STEVE CHIOTAKIS: The long-anticipated bullet train that will connect China's two most important cities had its first trial run today. The Shanghai-to-Beijing high-speed train is the latest addition to what is now the most extensive high-speed network in the world.
But as Marketplace China Bureau Chief Rob Schmitz reports, there have been some bumps along the way.
ROB SCHMITZ: In just eight years, China's become the bullet train capitol of the world. President Obama's pointed to it as a model for high-speed rail. But lately it's squeaky clean image has been tarnished. China admitted the man in charge of its railway ministry was allegedly involved in embezzling millions from the Beijing-Shanghai project.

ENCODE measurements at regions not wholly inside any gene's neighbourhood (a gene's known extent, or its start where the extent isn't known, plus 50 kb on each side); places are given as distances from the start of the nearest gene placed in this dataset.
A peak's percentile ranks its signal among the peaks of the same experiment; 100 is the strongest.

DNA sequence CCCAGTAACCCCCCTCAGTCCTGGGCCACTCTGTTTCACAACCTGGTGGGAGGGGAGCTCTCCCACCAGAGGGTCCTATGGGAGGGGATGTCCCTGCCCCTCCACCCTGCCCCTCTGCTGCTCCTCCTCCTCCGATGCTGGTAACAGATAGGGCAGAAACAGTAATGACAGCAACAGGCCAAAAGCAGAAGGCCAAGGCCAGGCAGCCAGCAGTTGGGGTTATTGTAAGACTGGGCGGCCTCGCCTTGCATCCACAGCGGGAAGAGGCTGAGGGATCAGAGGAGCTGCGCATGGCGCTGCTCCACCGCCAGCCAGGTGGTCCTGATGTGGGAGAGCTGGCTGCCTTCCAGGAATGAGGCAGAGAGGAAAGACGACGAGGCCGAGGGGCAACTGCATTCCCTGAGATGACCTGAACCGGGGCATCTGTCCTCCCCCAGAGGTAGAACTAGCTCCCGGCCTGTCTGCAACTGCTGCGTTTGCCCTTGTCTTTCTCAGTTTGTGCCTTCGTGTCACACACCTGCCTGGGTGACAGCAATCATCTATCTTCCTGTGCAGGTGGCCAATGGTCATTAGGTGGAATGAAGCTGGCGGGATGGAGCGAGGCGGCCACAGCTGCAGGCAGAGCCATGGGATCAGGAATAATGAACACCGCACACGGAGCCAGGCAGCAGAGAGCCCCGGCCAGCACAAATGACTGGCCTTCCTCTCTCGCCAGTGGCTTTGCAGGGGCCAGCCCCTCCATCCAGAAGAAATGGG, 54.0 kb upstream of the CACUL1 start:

John Scales is a transportation specialist at the World Bank in Beijing.
JOHN SCALES: Aindications from the government and our own dealings with the ministry of railways is that the Chinese government has confirmed that the mid and long term development plan is still valid.
That plan is to have 8,000 miles of high-speed rail by the end of the year, and twice that by 2020. The train between Beijing and Shanghai will take less than five hours to cover a distance that's more or less equal to the distance between New York City and Chicago. It'll start running in June.
In Shanghai, I'm Rob Schmitz, for Marketplace.